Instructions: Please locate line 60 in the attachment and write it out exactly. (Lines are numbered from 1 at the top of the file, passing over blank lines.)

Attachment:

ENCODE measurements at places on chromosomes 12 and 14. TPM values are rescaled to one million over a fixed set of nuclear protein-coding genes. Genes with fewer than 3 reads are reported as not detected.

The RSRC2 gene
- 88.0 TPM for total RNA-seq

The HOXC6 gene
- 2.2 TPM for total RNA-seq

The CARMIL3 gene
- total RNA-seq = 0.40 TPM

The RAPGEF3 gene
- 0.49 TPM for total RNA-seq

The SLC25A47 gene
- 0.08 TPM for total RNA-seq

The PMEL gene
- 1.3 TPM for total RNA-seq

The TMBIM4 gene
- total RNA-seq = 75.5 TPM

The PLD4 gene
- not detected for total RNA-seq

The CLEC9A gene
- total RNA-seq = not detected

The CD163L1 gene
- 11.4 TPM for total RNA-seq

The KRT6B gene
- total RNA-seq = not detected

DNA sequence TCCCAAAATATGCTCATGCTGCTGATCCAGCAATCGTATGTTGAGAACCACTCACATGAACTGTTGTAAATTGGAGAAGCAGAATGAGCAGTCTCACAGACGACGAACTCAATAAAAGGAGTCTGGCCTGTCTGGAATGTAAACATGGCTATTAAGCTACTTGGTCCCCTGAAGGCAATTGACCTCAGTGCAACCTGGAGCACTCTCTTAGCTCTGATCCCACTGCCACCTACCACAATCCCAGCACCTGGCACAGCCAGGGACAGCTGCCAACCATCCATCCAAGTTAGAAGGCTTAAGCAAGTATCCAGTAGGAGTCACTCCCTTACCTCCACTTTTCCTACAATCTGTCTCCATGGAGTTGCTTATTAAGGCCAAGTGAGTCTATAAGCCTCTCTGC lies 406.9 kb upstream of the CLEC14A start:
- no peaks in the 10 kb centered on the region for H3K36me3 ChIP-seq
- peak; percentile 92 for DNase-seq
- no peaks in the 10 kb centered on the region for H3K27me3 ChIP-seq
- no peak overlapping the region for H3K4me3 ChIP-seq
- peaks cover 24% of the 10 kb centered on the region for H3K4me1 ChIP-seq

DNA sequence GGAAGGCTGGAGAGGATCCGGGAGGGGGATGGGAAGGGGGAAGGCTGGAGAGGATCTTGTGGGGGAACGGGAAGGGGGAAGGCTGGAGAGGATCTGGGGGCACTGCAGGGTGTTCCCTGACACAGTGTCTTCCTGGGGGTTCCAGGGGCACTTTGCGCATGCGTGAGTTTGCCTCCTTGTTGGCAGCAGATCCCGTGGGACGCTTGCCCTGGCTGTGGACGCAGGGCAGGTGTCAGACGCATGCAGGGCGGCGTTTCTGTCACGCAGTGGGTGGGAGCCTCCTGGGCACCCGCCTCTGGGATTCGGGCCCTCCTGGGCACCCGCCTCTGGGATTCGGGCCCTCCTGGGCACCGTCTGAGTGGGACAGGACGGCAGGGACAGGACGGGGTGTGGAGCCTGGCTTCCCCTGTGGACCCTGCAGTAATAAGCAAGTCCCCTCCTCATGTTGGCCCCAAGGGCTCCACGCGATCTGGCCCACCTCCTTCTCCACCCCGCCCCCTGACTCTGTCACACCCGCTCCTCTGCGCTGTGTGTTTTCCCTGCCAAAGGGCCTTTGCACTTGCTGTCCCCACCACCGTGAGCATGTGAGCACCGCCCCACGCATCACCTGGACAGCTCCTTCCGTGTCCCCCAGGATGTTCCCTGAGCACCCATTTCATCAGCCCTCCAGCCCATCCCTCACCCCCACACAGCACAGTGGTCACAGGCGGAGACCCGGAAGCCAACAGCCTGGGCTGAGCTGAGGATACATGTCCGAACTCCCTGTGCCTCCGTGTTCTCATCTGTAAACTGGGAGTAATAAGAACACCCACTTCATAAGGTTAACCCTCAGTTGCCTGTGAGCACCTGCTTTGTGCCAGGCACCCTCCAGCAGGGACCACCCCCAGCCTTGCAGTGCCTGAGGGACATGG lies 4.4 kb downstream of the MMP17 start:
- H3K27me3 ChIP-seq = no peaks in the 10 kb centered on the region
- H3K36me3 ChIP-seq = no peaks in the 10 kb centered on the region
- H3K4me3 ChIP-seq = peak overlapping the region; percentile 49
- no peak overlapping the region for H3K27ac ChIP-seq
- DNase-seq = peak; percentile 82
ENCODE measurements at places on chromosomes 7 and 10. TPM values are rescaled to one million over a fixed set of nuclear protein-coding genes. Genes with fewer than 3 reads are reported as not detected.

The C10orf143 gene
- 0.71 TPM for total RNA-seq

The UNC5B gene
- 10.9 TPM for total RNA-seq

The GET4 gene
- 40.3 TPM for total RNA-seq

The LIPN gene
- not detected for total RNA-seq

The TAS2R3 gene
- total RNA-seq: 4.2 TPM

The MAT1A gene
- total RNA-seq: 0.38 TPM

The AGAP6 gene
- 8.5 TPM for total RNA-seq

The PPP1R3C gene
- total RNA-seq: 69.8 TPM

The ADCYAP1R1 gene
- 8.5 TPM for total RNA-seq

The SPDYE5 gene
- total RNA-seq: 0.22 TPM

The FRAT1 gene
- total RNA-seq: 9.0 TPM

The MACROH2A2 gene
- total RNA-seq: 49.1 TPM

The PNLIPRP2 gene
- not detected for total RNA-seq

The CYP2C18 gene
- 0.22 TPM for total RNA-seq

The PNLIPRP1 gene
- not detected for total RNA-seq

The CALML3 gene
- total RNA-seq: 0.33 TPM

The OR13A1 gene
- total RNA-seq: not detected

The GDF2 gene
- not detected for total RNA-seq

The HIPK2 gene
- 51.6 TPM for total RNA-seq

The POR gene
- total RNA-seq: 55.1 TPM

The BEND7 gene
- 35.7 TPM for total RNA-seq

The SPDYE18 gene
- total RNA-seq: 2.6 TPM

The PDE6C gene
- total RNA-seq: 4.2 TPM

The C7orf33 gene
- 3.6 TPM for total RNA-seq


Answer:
- total RNA-seq: 49.1 TPM